From Dreamforce 2013 in San Francisco, an interactive panel discussion with industry leaders and experts from Axeda, Thingworx, Digi, Libelium & Deloitte. The panelists discuss the challenges and opportunities they see in a connected world.
A discussion of challenges and opportunities in the connected world -- sensors, communication, Cloud -- in an expert panel at Dreamforce 2013.
The talk brings together Alicia Asin (Libelium), Bill Zujewski (Axeda), Joel Young (Digi), Russ Fadel (ThingWorx), Bill Briggs (Deloitte), Peter Coffee (Salesforce) and the moderator Dipen Dhruv.
According to Rich Heap of Future Cities, it isn't just the "smartest" (i.e. ICT-mature) cities that have the smartest ideas, with regard to sensors and connectivitity. Technology company Ericsson has published its 2013 list of the world's cities with the best ICT networks. With cities such as Stockholm, London and Singapore at the top of the list, there are many good things happening in the cities with the least developed networks.
According to Rich Heap of Future Cities, it isn't just the "smartest" (i.e. ICT-mature) cities that have the smartest ideas, with regard to sensors and connectivitity. Technology company Ericsson has published its 2013 list of the world's cities with the best ICT networks. With cities such as Stockholm, London and Singapore at the top of the list, there are many good things happening in the cities with the least developed networks. Here's where the cost of hardware and networking play in a number of ways.
As cities grow to tens of millions strong, accelerated urbanisation coupled with concerns for water security is energising the "smart" water tech market
Accelerated urbanization in the developing world and concerns about water security might be the drivers of smart urban water networks -- and present new opportunities for automation and IT. Think of it this way: how will we provision a 50-million person city with water?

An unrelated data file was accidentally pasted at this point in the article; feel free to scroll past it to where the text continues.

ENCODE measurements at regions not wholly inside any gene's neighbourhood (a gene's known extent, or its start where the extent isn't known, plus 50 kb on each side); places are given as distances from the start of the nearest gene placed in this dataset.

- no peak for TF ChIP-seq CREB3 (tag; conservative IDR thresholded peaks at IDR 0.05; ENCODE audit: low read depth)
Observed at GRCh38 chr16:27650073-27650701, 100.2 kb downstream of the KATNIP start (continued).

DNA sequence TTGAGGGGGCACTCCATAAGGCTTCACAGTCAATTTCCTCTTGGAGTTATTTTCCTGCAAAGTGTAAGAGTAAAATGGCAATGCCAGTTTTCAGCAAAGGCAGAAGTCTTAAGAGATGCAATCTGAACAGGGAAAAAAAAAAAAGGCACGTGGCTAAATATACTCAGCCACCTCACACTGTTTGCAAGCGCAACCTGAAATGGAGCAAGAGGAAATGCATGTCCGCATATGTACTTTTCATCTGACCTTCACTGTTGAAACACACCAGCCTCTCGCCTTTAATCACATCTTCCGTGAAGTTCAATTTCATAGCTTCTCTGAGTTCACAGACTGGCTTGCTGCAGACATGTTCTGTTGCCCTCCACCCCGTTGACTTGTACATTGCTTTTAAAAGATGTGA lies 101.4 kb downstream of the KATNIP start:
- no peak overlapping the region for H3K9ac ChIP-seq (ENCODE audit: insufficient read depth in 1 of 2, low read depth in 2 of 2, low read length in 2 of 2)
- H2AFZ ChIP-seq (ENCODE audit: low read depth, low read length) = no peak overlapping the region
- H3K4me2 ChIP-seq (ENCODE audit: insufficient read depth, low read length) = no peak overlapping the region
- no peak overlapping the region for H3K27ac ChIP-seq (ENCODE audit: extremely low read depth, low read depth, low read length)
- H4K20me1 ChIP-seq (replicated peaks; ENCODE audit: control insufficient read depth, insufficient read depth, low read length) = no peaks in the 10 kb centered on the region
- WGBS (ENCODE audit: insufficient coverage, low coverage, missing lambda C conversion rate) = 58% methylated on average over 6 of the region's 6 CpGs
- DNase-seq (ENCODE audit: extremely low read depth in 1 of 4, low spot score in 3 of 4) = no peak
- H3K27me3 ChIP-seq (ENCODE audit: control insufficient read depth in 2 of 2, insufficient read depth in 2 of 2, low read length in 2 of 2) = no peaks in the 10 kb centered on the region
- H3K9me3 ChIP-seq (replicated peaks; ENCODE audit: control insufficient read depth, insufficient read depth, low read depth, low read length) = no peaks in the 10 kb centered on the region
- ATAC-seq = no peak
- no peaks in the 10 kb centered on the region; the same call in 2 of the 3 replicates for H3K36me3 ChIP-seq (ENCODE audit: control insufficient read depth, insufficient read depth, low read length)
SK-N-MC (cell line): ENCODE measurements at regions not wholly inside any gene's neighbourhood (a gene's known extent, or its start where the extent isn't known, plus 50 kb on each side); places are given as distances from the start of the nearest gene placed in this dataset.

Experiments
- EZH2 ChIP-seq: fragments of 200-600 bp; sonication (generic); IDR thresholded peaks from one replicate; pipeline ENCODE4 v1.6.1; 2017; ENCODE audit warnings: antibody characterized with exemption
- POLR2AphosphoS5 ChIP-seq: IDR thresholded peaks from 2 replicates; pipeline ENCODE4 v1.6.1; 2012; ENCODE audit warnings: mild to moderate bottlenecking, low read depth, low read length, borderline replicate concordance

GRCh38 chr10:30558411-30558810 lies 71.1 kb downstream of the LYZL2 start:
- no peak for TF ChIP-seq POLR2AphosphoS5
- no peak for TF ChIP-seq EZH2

This is a wonderful and savant essay by Shannon Mattern, a faculty member in the School of Media Studies at the New School in New York.
Lest we forget, Ms Mattern brings us back to the evolution of cities, over centuries, stating that this Smart Cities "computational vision" isn’t entirely new. She asks us to trace today’s smart cities back to the durable metaphor of the city-as-machine. Far from a modernist invention, she says cities have long relied on machinic modules; the grid plan, for instance, has for millennia served as a “machine” for efficient circulation. Urban historians have also conceived the city as a machine for information management.
The Big Apple will save $14 million with lower energy and maintenance costs, and residents will see their streets in a whole new light.
LED lighting officially has made the list of technologies for smart cities of the future. New York City will convert 250,000 streetlights to LEDs, a move that will save the city $14 million a year and literally change how residents see their city, Mayor Michael Bloomberg announced last week.
Several cities, including Los Angeles, Seattle and Boston, already have committed to phasing out the traditional high-pressure sodium lights used in streetlights to LEDs. Bloomberg's office expects New York to be the largest conversion project in the U.S., marking a significant milestone for the adoption of LED lighting technology. The project, which began with pilot tests in 2009, is set for completion in 2017.